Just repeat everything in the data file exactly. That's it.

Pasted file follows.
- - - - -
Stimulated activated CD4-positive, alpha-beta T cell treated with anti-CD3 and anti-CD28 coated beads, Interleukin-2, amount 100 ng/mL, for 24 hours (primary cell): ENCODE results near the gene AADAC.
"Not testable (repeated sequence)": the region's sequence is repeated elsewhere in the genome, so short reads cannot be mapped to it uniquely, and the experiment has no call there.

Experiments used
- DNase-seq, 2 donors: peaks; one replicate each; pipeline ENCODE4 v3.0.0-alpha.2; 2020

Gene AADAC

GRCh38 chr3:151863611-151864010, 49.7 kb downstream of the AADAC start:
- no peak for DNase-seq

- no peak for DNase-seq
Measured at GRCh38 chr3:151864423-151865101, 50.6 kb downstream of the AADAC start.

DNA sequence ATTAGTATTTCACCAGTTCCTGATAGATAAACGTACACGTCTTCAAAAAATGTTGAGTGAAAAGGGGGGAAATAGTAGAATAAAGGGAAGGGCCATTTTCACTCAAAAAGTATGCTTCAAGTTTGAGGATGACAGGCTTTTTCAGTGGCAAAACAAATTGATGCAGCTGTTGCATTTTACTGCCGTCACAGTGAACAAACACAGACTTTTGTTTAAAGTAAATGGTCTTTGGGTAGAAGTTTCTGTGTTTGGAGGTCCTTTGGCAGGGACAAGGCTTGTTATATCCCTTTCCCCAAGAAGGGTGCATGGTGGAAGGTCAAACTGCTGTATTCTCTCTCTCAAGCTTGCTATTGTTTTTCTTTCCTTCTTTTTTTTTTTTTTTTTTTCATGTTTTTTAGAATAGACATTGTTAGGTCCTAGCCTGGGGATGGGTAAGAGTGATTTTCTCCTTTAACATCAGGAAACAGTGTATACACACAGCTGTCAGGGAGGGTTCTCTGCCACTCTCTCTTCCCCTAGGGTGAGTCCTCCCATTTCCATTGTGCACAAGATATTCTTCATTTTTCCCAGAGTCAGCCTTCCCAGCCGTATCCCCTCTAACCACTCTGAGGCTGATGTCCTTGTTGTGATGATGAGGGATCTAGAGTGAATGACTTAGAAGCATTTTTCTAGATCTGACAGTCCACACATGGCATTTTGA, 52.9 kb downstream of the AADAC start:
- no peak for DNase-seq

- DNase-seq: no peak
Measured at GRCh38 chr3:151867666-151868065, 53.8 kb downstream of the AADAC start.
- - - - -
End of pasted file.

Stimulated activated CD4-positive, alpha-beta T cell treated with anti-CD3 and anti-CD28 coated beads, Interleukin-2, amount 100 ng/mL, for 24 hours (primary cell): ENCODE results near the gene AADAC.
"Not testable (repeated sequence)": the region's sequence is repeated elsewhere in the genome, so short reads cannot be mapped to it uniquely, and the experiment has no call there.

Experiments used
- DNase-seq, 2 donors: peaks; one replicate each; pipeline ENCODE4 v3.0.0-alpha.2; 2020

Gene AADAC

GRCh38 chr3:151863611-151864010, 49.7 kb downstream of the AADAC start:
- no peak for DNase-seq

- no peak for DNase-seq
Measured at GRCh38 chr3:151864423-151865101, 50.6 kb downstream of the AADAC start.

DNA sequence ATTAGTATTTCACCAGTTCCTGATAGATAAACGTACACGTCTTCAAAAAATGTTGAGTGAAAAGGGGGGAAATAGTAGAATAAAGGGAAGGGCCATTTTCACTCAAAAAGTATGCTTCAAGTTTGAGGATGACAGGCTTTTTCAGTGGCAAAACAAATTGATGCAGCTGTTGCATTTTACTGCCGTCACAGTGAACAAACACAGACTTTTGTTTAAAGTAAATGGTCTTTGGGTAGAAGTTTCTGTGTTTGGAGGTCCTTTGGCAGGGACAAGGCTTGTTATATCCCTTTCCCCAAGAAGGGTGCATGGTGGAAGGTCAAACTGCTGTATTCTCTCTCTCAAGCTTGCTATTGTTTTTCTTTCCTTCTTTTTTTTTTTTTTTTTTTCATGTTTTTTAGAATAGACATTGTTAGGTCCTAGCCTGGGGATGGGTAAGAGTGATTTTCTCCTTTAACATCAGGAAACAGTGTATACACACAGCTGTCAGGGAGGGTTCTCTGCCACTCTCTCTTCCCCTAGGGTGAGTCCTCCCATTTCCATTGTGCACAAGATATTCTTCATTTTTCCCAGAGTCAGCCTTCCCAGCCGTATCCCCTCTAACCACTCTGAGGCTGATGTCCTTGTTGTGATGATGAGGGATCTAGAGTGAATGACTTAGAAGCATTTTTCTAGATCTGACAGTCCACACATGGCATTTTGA, 52.9 kb downstream of the AADAC start:
- no peak for DNase-seq

- DNase-seq: no peak
Measured at GRCh38 chr3:151867666-151868065, 53.8 kb downstream of the AADAC start.